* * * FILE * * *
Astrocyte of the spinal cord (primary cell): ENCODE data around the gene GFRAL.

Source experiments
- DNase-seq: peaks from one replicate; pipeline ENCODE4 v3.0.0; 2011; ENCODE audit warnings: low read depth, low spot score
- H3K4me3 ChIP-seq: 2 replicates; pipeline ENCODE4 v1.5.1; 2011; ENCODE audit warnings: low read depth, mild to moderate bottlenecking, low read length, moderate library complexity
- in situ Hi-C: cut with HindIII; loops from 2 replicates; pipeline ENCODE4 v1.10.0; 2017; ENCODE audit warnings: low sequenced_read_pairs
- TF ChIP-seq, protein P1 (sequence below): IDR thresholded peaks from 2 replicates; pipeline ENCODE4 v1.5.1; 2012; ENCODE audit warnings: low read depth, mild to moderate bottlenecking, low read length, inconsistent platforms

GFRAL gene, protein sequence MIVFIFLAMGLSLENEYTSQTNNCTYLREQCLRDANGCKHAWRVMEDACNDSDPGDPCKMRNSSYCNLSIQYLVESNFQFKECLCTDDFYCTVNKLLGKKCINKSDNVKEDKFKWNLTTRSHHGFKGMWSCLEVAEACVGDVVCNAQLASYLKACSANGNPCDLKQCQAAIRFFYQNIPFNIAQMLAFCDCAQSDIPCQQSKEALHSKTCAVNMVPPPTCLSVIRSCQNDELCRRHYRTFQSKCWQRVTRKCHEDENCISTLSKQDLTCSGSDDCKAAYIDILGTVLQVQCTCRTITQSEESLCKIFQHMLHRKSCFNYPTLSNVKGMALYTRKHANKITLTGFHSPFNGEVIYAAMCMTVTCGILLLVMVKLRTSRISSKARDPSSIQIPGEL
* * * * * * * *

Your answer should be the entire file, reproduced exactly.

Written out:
Astrocyte of the spinal cord (primary cell): ENCODE data around the gene GFRAL.

Source experiments
- DNase-seq: peaks from one replicate; pipeline ENCODE4 v3.0.0; 2011; ENCODE audit warnings: low read depth, low spot score
- H3K4me3 ChIP-seq: 2 replicates; pipeline ENCODE4 v1.5.1; 2011; ENCODE audit warnings: low read depth, mild to moderate bottlenecking, low read length, moderate library complexity
- in situ Hi-C: cut with HindIII; loops from 2 replicates; pipeline ENCODE4 v1.10.0; 2017; ENCODE audit warnings: low sequenced_read_pairs
- TF ChIP-seq, protein P1 (sequence below): IDR thresholded peaks from 2 replicates; pipeline ENCODE4 v1.5.1; 2012; ENCODE audit warnings: low read depth, mild to moderate bottlenecking, low read length, inconsistent platforms

GFRAL gene, protein sequence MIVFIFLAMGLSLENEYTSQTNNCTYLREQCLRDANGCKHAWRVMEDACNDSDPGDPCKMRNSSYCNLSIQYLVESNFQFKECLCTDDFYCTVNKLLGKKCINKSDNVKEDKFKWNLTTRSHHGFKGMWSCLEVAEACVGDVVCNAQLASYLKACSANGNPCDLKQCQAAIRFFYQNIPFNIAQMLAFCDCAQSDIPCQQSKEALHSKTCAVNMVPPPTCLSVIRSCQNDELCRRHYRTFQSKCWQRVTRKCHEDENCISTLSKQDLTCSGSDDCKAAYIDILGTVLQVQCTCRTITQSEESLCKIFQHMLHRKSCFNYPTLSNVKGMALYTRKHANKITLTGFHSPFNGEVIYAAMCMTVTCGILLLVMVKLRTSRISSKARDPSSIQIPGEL